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Current Position:Home » News » Marketing & Retail » Topic

US supermarket titan embraces ugly fruit and vegetables

Zoom in font  Zoom out font Published: 2018-10-31  Views: 10
Core Tip: America's largest supermarket chain by revenue, Kroger has announced it is launching an imperfect product program called Peculiar Picks – fruits and vegetables that don’t meet the typical retail aesthetic standards, in an effort to reduce food wastage.
America's largest supermarket chain by revenue, Kroger has announced it is launching an imperfect product program called Peculiar Picks –  fruits and vegetables that don’t meet the typical retail aesthetic standards, in an effort to reduce food wastage.

Kroger’s senior innovation manager Nicole Davis told attendees at the recent US Chamber of Commerce Foundation’s Food Forward Summit that the new brand will go live in 2019.
 
The program will fall under the company’s Zero Hunger, Zero Waste initiative that aims to eliminate waste across the company by 2025.
 
But this movement is not new to the industry. Australian retailers such as Woolworths and Harris Farm Markets successfully rolled out similar programs a few years back.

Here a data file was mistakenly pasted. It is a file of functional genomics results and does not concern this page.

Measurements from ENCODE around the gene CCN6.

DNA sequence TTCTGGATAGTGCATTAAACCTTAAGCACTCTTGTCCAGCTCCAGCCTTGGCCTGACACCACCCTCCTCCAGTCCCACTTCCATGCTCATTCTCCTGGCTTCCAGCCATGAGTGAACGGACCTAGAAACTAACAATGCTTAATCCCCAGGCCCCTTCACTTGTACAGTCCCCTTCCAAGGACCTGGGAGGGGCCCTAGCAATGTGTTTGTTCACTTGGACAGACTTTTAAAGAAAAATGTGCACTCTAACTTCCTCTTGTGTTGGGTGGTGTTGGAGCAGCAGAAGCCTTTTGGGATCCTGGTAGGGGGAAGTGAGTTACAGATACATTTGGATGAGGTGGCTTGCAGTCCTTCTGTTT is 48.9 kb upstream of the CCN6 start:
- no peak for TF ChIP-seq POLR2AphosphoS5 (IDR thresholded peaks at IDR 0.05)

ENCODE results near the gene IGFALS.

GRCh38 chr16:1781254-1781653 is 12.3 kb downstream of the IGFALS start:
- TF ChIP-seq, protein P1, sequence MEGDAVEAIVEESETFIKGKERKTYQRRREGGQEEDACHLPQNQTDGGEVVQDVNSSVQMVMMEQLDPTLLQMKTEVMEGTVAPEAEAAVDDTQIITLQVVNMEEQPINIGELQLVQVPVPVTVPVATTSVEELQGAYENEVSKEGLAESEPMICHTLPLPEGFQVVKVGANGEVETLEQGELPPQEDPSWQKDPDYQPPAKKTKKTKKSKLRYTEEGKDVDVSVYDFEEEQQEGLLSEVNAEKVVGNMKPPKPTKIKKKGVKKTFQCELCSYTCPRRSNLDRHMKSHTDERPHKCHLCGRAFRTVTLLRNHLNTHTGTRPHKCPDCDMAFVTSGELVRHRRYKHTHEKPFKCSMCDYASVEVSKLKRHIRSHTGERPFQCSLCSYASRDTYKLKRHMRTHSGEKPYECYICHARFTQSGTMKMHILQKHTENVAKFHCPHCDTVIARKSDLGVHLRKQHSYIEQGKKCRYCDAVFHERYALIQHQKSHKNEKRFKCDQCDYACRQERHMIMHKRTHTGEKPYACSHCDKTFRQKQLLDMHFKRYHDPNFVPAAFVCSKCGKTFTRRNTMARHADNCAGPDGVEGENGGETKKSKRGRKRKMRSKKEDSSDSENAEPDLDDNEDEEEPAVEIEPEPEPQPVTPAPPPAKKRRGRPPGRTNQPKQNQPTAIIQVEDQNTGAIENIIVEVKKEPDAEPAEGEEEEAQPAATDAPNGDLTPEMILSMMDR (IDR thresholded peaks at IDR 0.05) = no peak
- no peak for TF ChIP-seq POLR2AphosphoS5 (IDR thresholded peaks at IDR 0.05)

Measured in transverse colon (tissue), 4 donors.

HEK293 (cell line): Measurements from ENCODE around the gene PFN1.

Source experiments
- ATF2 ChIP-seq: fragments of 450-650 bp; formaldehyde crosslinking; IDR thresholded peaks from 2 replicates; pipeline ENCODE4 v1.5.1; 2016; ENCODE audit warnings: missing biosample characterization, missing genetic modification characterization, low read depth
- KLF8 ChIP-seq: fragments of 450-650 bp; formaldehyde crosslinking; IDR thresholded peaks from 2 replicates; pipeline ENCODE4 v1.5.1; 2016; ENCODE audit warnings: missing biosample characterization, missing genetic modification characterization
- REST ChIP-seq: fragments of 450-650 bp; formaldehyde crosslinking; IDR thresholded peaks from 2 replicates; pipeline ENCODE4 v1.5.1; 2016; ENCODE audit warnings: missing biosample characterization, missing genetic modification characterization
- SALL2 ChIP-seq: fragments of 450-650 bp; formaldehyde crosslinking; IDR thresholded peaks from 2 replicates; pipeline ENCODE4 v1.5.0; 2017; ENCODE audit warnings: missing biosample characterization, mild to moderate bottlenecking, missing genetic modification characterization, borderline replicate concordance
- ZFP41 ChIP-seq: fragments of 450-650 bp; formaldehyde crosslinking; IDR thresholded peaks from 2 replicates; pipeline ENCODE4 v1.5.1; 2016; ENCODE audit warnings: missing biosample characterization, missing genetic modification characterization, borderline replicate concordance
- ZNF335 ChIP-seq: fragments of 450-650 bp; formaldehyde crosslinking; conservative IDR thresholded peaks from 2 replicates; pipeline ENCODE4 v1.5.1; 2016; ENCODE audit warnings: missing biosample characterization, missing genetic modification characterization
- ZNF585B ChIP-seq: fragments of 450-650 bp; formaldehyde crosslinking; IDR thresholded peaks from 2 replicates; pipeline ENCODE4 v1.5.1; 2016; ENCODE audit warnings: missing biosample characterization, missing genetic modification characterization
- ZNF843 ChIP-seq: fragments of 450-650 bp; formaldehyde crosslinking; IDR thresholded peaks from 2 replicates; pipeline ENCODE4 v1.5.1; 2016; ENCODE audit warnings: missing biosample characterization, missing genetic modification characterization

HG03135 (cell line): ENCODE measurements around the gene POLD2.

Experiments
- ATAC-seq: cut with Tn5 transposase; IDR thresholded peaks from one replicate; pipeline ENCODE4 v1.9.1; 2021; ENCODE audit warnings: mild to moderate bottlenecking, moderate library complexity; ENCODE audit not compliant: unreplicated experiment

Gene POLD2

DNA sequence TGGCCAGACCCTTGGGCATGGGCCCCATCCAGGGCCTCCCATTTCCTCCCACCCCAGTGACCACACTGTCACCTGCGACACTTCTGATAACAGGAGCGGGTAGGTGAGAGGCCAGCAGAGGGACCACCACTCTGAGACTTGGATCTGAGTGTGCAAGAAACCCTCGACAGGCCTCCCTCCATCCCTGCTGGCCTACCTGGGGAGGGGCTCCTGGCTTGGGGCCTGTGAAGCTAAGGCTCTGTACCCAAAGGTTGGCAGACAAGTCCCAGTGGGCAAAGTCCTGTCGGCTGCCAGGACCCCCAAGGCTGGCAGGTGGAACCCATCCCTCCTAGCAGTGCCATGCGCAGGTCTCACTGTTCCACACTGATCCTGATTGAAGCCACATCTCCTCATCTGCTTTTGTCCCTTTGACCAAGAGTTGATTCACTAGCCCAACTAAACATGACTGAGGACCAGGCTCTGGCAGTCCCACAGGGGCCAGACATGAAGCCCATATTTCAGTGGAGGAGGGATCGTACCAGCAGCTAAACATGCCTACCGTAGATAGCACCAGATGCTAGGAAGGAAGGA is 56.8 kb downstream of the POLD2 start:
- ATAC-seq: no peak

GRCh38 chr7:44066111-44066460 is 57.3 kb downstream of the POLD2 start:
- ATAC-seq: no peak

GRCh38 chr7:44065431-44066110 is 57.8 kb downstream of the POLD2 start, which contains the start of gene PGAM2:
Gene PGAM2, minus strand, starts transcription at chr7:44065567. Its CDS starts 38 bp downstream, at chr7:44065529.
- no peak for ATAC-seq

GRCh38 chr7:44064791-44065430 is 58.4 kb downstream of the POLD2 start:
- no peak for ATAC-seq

In September 2014, Harris Farm Markets (NSW) launched its imperfect picks range and sold it up to 50 per cent cheaper than its usual range.

25% of ‘waste food’ saved

“The imperfect picks range at Harris Farm is reducing the 25 percent of major fruit and vegetable lines which are wasted each year and as a result we are able to help Aussie farmers get their produce on shelf. It’s even better that NSW agrees, having purchased over 18 million kilos,” said Harris Farm Markets’ co-CEO Tristan Harris.
 
The retailer decided to double the imperfect range its stores in May 2016 as a move to further cement its commitment to reduce food wastage.
 
“We’ve had an overwhelmingly positive response from our customers who previously might have thought twice about stocking up on everyday fruit and veg that broke the budget,” Harris said.
 
Similarly, Woolworths has been selling its Odd Bunch range since late 2014.

“Australians have bought more than 100 million kilos of this fruit and vegetable, helping to reduce food waste and support our growers,” according to a Woolworths spokesperson.

“Odd Bunch has proved incredibly popular with customers, growing 20 percent in the last financial year, and we continue to look for opportunities to increase the range.”

 
 
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